"First they ignore you, then they ridicule you, then they fight you – then you win," a middle-aged man yells into the microphone from a makeshift stage erected at the far end of Freedom Plaza in Washington, DC.
Eighty years later, the words of the great Indian freedom fighter Mohandas K. Gandhi have found their way to the U.S. and still resonate as strongly as they did during India's struggle for independence from British colonial rule.
Only now the words are bellowed by disenfranchised working class people who are gathering in swarms around the country to protest the alliance between politicians and corporations, tax burdens on poor people, and the capitalist system in general.
The crowd at Freedom Plaza on Thursday afternoon was over 1,000- strong, a mass of colourful posters, T-shirts and homemade flags carrying every declaration from "Veterans Against War" to "We are the 99 percent!"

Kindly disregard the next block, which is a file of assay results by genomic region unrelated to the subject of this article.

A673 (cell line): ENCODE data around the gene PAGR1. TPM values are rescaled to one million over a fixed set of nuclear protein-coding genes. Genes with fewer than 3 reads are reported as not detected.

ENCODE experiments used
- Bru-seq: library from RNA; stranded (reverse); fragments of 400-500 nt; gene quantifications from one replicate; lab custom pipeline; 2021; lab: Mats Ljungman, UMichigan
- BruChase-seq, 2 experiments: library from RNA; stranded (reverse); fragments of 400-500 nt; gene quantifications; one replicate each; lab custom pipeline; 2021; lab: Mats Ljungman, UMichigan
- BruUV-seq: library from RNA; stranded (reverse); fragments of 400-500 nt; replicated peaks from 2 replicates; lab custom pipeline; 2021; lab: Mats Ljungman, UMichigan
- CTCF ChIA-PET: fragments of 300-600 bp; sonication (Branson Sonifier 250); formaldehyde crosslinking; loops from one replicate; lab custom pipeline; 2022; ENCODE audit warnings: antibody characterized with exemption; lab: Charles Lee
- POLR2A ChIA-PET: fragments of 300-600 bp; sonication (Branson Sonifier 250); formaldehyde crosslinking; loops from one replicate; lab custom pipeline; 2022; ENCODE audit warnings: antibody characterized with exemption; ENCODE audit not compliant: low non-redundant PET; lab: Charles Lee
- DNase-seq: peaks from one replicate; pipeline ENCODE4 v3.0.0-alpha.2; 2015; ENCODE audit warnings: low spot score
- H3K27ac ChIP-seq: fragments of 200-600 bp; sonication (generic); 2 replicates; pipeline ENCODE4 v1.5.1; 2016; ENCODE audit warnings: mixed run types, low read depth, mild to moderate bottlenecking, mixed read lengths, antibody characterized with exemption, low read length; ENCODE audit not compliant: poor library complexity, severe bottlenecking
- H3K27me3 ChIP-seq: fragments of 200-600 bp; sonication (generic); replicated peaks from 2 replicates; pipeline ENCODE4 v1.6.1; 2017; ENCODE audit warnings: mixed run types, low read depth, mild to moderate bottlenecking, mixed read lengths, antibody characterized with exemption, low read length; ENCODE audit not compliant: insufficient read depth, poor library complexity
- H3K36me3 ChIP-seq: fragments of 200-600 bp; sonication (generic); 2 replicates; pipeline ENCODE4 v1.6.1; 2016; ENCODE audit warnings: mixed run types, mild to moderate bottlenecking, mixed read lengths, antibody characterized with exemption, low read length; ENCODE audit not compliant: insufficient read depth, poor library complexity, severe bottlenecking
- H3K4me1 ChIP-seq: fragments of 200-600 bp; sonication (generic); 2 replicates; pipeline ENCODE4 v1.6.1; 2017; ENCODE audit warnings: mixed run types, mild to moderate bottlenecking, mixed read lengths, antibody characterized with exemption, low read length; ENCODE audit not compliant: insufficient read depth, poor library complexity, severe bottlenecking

The last is a slogan borrowed from the burgeoning "Occupy Wall Street" encampment in New York City, whose ranks swelled to an estimated 30,000 protestors Wednesday as the movement pulled in hoards of union members, students and a growing number of disgruntled job-seekers in what is quickly becoming the longest sustained protest in the U.S. since the civil rights era.
In three weeks, the leaderless, organic movement has put out shoots in San Francisco, Seattle, Los Angeles, Chicago and Boston, drawing hundreds, more often thousands, to protest the 2008 financial crash "caused by bankers and cleaned up by taxpayers".
In fact, the World Bank estimated that an additional 64 million people are living in extreme poverty, on less than 1.25 dollars a day, as a result of the global recession, which hit ...